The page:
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11:22 AM on 12/19/2012
They can always go back... I'm sure they'll find jobs easier in their home countries.
Not to mention it'll free up the workforce for Canadians.
09:01 PM on 02/13/2014
Wow do you mean someone would hire me?
11:14 AM on 12/19/2012
1. You are not guaranteed anything coming to Canada especially when many Canadians cannot get jobs in their fields.
2. Education systems are different around the world, what one country sees as acceptable for becoming a doctor may not be here, so I we let them become a doctor and he kills someone because of his lack of a proper education then what? We have to make sure their education is up to our standards.
3. Language. We speak french or english here, and you need to have knowledge of that language to succeed. I have seen many older immigrants that come to Canada and make no effort what so ever to learn one of our official languages.
4. You can talk about integration all you want but when immigrants come to Canada and flock together and do as little as possible to integrate. The chinese are the worst for this, taking over whole neighborhoods, sticking around only other chinese. You see it all the time where I live. I have also seen racism from the chinese that had no whites sign on their store.
5. This is Canada, we have our own laws, our own culture. You come to this country you need to abide by these rules and stop trying to force your laws and culture on us shouting racism.
6. integration is good, but it has to work on both sides.
02:05 PM on 12/19/2012
1. True
2. True, but it should specifically be determined why some people can't qualify: is it the language, the technical skill, or both? I think employers sometimes make the false assumption if the country's not English-speaking, then the education quality = mediocre....well, it can be, but not always. Analogy/example: it's known that a Chinese kid and a Cdn kid can be on the same grade in their respective countries, but the Chinese kid has been taught a higher level of Math. Here, you see, the quality is better in China, it's just the language that lacks & must improve.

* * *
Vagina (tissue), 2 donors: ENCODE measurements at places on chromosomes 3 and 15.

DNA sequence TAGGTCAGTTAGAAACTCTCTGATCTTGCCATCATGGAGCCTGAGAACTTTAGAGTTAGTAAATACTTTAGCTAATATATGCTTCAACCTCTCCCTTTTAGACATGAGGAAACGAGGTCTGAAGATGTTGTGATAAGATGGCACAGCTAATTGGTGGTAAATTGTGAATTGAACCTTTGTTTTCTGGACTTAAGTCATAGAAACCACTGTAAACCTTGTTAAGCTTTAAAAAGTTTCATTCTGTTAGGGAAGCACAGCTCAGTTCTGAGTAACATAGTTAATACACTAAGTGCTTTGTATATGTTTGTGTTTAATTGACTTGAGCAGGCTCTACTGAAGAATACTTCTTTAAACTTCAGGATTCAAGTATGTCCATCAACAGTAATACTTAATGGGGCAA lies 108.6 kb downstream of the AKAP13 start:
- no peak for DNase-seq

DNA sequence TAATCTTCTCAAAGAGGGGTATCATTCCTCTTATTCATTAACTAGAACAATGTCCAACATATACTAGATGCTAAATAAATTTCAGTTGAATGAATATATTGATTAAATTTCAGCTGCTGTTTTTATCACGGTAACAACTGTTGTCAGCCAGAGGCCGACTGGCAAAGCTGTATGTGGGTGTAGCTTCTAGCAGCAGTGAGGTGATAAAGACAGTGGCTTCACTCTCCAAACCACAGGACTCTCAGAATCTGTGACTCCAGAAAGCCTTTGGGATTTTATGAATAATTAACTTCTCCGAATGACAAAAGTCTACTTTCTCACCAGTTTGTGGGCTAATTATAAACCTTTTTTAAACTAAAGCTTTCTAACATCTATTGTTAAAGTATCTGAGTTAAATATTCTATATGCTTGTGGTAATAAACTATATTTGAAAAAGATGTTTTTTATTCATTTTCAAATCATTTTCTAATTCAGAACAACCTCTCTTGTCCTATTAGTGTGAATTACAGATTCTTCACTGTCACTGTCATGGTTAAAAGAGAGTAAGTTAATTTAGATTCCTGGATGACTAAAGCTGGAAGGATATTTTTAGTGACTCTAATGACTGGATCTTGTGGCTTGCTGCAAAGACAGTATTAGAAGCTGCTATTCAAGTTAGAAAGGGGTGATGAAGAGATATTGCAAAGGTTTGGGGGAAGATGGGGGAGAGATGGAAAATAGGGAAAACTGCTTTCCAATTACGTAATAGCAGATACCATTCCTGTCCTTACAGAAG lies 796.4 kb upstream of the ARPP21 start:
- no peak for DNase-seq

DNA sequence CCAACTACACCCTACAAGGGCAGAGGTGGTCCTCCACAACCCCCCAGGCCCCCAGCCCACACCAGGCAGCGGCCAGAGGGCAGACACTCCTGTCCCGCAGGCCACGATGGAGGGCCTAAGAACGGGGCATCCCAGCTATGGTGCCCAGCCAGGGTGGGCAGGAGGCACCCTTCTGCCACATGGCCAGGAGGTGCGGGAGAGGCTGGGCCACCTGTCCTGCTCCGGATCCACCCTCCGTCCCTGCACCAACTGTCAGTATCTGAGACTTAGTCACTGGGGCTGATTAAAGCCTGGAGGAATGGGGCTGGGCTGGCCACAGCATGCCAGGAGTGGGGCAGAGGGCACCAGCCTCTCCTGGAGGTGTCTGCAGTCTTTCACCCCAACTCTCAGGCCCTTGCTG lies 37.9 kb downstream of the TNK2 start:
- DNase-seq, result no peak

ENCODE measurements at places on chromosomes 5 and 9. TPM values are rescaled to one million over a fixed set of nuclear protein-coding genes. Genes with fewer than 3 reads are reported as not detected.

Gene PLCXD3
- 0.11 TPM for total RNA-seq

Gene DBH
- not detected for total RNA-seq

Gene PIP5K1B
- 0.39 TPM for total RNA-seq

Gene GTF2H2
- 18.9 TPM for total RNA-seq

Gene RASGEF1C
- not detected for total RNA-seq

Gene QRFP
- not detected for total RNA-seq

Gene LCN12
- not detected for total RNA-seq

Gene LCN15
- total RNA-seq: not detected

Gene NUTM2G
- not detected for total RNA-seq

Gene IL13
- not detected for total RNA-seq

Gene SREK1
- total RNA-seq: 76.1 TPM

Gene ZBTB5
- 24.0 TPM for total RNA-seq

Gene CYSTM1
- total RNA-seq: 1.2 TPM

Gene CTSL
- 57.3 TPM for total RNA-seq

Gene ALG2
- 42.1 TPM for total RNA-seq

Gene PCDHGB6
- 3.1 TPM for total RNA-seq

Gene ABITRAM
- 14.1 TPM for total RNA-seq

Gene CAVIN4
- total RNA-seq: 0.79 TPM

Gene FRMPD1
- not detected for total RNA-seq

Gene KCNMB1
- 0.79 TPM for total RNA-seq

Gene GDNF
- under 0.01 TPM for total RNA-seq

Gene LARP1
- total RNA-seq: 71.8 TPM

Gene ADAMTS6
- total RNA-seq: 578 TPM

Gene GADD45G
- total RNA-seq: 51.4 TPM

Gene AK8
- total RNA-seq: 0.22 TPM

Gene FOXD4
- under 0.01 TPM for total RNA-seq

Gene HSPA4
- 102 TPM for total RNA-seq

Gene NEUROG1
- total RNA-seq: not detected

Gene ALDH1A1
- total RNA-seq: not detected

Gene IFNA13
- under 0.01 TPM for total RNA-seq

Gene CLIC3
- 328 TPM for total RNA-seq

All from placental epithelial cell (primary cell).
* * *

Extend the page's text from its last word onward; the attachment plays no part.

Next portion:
3. True
4. I know plenty of immigrants who refuse to integrate, but I know many who try VERY, VERY HARD and still won't be accepted. Not all native Canadians are as welcoming as you think they are.
5. It's not about forcing laws and cultures, they're frustrated that even with tons of experience and comparable technical skill, they're still rejected. If the English must improve, then fine, but if they've done all they can to catch up w/ native Canadians, then they deserve more or less, equal considerations. It's unacceptable that interviewers won't take a look at the resume just by reading the foreign names and nothing else.
6. Agree
02:47 PM on 12/19/2012
The number 4. I know most cultures do try and integrate and some do push back, but I notice a lot of chinese tend to only hang around other chinese.

the number 5, I am more talking about basic laws, for example christmas everything is closed, or at least use to be, but I know a lot of chinese only malls that would stay open and say they had a right to do so.  Whether you believe in christmas or not, we have a law that no one opens, and you must abide by that.  This use to happen back when stores couldnt open on sundays too, but if you went to china town in toronto on a sunday it was business as usual and they usually did not get fined because it would look like racism.  That bugs me.

There is definitely some changes needed, hate to see qualified doctors working at Tim Hortons when so many people cant find a family doctor.  We need programs in place to qualify peoples education without them losing it all.  But do it so we cover risk to if dealing with a country that may have a sub standard educational system.

I feel as a country, Canada bends over way to much to immigrants in many ways and it is causing us to lose our identity as a nation.  If people immigrated to other countries they would never cater to them by bending laws due to cultural changes, they would just say
11:14 AM on 12/19/2012
It's not pregidous and it's not bias. If you can't communicate in the language of the country you are attempting to work in.
No matter how smart you are or how many degrees you have, you still need to be able to communicate with your co workers.
The higher the skill level of the job the higher the requirement for language skills.
Do you really want for example a health care provider to be brilliant and unable to communicate with any of his/her team members above a grade 6 level.
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11:42 AM on 12/19/2012